Document Type


Degree Name

Master of Science (MSc)



Program Name/Specialization

Integrative Biology


Faculty of Science

First Advisor

Christian Danve M. Castroverde

Advisor Role



An optimal microbiome is important for plant health and can prime subsequent plant immune responses to enhance stress resilience. However, the molecular mechanisms that dynamically drive host-microbiome interactions and subsequent induced systemic resistance (ISR) responses in plants under elevated environmental temperatures remain underexplored. To address this major knowledge gap, this thesis further investigated Canadian soil-inhabiting rhizobacteria that had been previously shown to activate ISR in tomato (Solanum lycopersicum) plants. Specifically, this study characterized the in vitro physiology of these rhizobacterial strains under different temperatures, including growth, phosphate solubilization abilities and direct anti- pathogenic capabilities. Temperature-sensitivity of these parameters were largely species- dependent, with an observed distinction between Bacillus and Pseudomonas proliferation in various rhizosphere fractions. In situ, bacterial proliferation of a Gram-positive Bacillus velezensis strain and Gram-negative Pseudomonas defensor WCS374 was monitored in the rhizosphere and on the rhizoplane of tomato plants at two temperatures. It was determined that the rhizobacterial competency and the host plant’s epiphytic recruitment of microbes were species-dependent, and not significantly influenced by the temperature changes within the experimental parameters. Finally, gene expression analyses by RT-qPCR revealed that Bacillus and Pseudomonas did not significantly influence the expression of defence hormone-related gene expression in the tomato phyllosphere (i.e., aboveground parts of the plant). Overall, this thesis demonstrates the effect of temperature on plant interactions with, and responses to, rhizosphere microbiota. This research lays the foundation for future investigations of these experimental ISR- inducing rhizobacterial strains and is vital to potentially advance the development of microbiome-based technologies facing global warming.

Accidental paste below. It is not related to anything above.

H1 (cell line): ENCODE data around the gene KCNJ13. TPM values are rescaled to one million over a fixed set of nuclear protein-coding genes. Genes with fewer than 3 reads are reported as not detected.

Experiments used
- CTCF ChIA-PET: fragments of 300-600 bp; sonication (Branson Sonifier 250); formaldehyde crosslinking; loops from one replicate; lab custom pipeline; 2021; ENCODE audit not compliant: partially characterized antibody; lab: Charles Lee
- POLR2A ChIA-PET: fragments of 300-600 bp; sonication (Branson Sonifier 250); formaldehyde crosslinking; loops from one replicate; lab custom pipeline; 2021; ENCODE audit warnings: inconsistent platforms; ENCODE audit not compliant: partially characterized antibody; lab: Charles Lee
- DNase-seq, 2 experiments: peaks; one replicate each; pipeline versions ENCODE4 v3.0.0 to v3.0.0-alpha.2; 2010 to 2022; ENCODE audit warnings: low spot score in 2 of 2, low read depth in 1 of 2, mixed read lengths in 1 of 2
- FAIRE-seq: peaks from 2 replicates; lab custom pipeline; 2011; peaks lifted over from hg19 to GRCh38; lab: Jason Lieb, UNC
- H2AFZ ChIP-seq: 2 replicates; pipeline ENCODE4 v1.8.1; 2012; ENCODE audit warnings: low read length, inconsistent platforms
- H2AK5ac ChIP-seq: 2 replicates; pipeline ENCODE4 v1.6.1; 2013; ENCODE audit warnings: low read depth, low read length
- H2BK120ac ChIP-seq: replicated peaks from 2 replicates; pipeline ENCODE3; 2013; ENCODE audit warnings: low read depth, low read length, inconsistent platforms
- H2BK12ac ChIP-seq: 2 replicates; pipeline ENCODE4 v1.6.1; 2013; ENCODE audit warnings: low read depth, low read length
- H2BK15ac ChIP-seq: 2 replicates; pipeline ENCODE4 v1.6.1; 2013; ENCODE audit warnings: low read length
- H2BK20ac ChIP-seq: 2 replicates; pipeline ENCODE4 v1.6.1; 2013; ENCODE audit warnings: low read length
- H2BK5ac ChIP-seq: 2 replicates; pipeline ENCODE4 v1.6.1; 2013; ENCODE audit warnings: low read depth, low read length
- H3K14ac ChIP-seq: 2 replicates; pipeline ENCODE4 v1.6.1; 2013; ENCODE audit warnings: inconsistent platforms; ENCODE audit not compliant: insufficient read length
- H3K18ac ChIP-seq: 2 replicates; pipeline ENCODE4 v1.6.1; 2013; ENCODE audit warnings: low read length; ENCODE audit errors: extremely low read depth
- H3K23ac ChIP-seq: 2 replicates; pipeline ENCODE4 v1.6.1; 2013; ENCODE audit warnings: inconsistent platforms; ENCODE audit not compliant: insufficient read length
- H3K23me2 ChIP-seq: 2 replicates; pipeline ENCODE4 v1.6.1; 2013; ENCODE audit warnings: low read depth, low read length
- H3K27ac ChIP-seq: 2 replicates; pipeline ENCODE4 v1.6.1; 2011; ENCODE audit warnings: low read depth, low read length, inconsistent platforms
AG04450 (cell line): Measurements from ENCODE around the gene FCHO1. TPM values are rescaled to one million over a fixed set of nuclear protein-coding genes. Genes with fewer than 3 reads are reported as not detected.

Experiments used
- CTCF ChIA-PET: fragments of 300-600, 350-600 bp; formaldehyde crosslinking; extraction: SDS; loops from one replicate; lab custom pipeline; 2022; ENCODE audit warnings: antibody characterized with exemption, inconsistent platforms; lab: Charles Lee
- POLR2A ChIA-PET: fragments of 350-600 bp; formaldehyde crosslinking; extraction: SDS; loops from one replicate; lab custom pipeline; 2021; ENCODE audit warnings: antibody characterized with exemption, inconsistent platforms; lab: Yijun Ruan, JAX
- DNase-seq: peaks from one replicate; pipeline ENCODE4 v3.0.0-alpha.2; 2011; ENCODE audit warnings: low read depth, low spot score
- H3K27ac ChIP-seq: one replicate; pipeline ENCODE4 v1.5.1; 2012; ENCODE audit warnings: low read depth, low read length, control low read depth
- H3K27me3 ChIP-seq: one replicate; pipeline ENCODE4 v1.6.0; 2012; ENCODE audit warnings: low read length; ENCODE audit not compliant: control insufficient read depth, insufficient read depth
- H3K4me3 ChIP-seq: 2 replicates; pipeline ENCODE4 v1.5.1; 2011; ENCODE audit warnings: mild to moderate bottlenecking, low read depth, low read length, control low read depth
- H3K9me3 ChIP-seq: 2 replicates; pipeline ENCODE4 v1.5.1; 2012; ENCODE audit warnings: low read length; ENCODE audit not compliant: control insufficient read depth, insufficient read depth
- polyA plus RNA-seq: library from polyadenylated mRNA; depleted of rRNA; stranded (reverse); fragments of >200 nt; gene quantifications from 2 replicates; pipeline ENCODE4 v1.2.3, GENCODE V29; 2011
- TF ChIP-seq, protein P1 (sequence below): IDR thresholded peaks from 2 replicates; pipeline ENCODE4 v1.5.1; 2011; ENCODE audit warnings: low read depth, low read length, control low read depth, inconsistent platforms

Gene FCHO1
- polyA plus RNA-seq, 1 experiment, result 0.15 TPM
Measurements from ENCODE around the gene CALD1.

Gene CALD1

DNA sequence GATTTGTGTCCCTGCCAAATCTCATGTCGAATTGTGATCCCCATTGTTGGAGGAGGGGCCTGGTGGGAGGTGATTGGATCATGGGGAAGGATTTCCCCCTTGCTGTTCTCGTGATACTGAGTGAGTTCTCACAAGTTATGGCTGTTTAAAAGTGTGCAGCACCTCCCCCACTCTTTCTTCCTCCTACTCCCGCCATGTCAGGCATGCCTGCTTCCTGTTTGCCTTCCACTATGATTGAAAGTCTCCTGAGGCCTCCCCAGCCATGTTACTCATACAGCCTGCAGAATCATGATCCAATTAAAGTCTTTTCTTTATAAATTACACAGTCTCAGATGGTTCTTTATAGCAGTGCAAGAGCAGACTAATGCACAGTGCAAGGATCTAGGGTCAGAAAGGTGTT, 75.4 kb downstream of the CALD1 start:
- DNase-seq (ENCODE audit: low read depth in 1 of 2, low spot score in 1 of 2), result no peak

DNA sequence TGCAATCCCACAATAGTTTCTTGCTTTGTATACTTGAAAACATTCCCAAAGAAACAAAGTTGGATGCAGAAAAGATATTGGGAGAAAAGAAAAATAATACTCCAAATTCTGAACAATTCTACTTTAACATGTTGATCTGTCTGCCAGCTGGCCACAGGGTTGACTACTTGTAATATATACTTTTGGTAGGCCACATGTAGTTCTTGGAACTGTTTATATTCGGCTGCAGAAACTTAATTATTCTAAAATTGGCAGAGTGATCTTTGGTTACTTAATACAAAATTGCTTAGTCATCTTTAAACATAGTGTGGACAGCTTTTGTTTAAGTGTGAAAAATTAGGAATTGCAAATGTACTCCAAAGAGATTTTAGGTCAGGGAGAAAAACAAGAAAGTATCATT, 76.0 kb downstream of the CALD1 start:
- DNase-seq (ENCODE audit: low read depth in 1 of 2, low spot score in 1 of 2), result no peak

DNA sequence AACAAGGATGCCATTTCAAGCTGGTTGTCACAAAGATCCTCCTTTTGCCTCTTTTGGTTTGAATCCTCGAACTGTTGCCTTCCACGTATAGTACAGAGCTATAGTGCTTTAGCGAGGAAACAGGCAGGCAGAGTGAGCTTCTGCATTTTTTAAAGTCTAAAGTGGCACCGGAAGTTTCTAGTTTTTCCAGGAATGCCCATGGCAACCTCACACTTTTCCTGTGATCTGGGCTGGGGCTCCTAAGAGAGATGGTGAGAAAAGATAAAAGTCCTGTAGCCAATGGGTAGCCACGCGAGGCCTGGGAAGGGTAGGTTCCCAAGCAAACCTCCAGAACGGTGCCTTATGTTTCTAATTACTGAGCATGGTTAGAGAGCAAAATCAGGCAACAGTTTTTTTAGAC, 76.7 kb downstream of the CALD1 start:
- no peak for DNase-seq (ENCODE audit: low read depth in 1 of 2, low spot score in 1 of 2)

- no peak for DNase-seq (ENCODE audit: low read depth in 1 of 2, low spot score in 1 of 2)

Convocation Year


Convocation Season


Available for download on Wednesday, February 05, 2025